Brandon Bullard’s grandmother drove a Mercedes. His grandfather drove a Mercedes. His mother drove one, too. So when it came time for Bullard to produce a piece of art as part of his graduate studies at Cranbrook Academy of Art it seemed only natural to create something for the Mercedes-Benz Financial Services Experiencing Perspectives program.
The Colorado native first “played” the project in his head to come up with just the right formula for his original fiber art piece. The answer was to use items from Mercedes that would be would be conversation starters to create the custom artwork .
He chose Mercedes tires, seat belts, motor belts, beach towels, promotional materials, office materials and, for course, the famed Mercedes three-point star emblem. He made prints of the tires and wove all of the material into two large pieces of fiber art that adorn the Mercedes-Benz Financial Services regional headquarters in Farmington Hills.
“While my work space at Cranbrook is great, my real studio is the one in my head and what I love about making installations is the opportunity to engage with communities while I am creating,” says Bullard. “It is very much a dialogue with the people, as well as the environment and my own vision that informs what I ultimately create.”
Bullard says he was inspired by the Automobile Tire Print made by famed artist Robert Rauschenberg in 1953. The artist had composer John Cage bring his Model A Ford to his New York Studio. He poured paint in front of the car’s rear tire and had Cage drive slowly over twenty sheets of paper he had glued together. The resulting print records a twenty-two-foot tread mark.
Mercedes donated the two tires Bullard needed for his work. With help from the communications team, he got the other items from dealerships and other Mercedes offices.
Once he had all the pieces the project began. Over the course of a week Bullard installed his work on two ceilings in the Mercedes-Benz Financial Services building. The 12 ft. by 16 ft. work is outside President and CEO Peter Zieringer’s office. The second, a 12 ft. by 7 ft. work is outside the main conference room.
This was not a quick or easy job. Bullard worked from 8 a.m. to 11 p.m. most days and until 2 a.m. the final day, weaving the pieces together. The tire tracks are the key element. They are woven into what looks like the Mercedes star emblem. The grey and white prints make up the circle and the three points of the star. An actual chrome emblem rests inside the middle of that star and is visible only through the cloth.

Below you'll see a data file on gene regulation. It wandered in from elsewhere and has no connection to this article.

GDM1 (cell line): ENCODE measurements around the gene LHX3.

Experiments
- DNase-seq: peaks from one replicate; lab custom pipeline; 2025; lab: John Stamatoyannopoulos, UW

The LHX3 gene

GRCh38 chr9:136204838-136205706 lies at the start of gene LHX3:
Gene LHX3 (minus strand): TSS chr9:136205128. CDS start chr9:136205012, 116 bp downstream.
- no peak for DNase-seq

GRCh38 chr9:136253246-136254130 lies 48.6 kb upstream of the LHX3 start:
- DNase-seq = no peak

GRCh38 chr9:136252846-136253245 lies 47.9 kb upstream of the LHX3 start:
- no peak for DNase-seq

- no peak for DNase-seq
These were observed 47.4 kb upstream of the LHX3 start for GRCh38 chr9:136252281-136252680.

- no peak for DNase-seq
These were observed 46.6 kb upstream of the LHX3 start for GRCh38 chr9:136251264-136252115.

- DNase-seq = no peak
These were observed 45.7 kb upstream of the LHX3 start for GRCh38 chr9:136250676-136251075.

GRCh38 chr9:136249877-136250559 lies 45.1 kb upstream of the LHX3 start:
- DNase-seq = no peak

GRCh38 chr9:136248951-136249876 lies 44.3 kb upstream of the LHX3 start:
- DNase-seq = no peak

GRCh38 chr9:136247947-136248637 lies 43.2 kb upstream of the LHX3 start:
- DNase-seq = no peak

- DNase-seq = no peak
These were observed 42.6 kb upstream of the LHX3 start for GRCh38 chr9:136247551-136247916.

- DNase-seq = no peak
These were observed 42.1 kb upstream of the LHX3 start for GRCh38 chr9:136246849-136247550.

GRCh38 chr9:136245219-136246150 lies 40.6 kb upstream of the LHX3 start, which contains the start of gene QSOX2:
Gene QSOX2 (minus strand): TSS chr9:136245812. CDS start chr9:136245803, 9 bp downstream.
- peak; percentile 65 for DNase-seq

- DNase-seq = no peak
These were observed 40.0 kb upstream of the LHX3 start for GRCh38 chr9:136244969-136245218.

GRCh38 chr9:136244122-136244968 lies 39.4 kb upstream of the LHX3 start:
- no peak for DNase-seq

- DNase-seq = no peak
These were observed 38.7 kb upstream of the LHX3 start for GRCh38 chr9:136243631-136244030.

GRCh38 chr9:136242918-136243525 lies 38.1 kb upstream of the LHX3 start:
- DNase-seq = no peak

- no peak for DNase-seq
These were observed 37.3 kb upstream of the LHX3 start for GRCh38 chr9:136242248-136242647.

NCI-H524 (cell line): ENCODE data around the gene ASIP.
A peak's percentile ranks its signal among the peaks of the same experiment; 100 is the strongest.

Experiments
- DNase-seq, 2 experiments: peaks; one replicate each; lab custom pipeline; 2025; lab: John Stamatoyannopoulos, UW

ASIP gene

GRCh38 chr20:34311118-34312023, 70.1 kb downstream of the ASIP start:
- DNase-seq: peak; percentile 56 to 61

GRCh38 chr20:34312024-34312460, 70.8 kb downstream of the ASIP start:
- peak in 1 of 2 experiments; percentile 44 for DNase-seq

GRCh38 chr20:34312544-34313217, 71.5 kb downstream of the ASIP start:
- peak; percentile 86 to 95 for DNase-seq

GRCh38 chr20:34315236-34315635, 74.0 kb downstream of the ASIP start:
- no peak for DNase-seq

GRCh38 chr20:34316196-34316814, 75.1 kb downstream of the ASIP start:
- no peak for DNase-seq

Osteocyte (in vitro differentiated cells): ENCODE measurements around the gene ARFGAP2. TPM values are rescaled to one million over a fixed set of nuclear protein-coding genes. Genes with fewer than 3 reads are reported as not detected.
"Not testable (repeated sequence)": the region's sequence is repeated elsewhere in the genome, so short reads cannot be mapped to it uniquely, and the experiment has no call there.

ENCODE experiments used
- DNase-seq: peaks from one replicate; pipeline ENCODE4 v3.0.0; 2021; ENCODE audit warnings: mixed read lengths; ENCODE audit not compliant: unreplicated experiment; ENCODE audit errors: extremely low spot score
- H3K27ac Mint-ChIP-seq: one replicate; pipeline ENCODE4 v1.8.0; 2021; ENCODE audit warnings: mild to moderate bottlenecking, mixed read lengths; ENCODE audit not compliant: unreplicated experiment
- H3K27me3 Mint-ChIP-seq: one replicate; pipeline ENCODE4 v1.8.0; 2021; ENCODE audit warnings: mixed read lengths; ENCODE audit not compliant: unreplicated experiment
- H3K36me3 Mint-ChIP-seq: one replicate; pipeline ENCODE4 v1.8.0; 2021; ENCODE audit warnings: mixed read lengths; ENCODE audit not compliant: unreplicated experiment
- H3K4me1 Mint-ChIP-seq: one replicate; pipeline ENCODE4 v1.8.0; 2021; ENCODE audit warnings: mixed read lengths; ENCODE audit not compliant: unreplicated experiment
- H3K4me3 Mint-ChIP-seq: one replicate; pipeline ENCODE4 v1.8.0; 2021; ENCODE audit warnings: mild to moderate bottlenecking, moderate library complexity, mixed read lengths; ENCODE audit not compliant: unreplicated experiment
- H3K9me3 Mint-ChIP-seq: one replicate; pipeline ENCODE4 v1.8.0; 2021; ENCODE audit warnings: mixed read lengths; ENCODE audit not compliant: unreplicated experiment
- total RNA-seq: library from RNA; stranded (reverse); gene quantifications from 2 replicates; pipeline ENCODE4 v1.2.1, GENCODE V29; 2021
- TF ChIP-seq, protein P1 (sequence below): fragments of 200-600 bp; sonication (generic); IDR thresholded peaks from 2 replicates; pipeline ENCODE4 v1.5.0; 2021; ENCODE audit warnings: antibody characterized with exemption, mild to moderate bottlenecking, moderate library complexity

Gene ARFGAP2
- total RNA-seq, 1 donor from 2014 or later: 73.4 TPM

The custom work of art is part of the Mercedes-Benz Financial Services 16th annual Experiencing Perspectives art exhibition, which features the work of Cranbrook students and graduates.
The Mercedes-Benz Financial Services Experiencing Perspectives program encompasses annual art exhibitions, art tours, community conversations and other art events. It began in with Cranbrook Academy of Art in 2001. Since then, the works of Cranbrook’s graduate students have been displayed at the Farmington Hills regional headquarters.
“Our long-standing partnership with the renowned Cranbrook Academy of Art enriches our employees and informs our culture, while giving exposure to talented emerging artists studying in our community,” says Zieringer. “Each year, we see new opportunities to enhance the connection between business and the arts. For the first time, we have had an artist create custom artwork on site as part of our annual exhibition. We were honored to have Brandon Bullard with us for a week, enabling team members to share in his artistic process.”
Bullard’s work and the works others in this year’s Experiencing Perspectives program will be on display for one year at the company’s Farmington Hills regional headquarters. A community open house will be held on Nov. 2, during which Mercedes-Benz Financial Services, Cranbrook faculty and students and other members of the community will come together to celebrate the artists whose works are being exhibited this year.
For now though, Bullard is looking forward to his last year at Cranbrook and his future.
“I want to create a business to makes art for homes and businesses, hopefully for companies like Mercedes-Benz,” he says.
“Mercedes was part of my childhood. I grew up with my family driving them.”
There is interest from other Mercedes operations.
Bullard, who has already done work for some galleries and TV shows, hopes whatever his future holds it will let him travel the world because “getting to new places is always a team effort. You can’t do it alone.”
No matter which way it goes Bullard sees it all as of part life’s puzzle coming together.
Editor’s Note: This story originally appeared on DetroitUnspun and used here with permission of the author.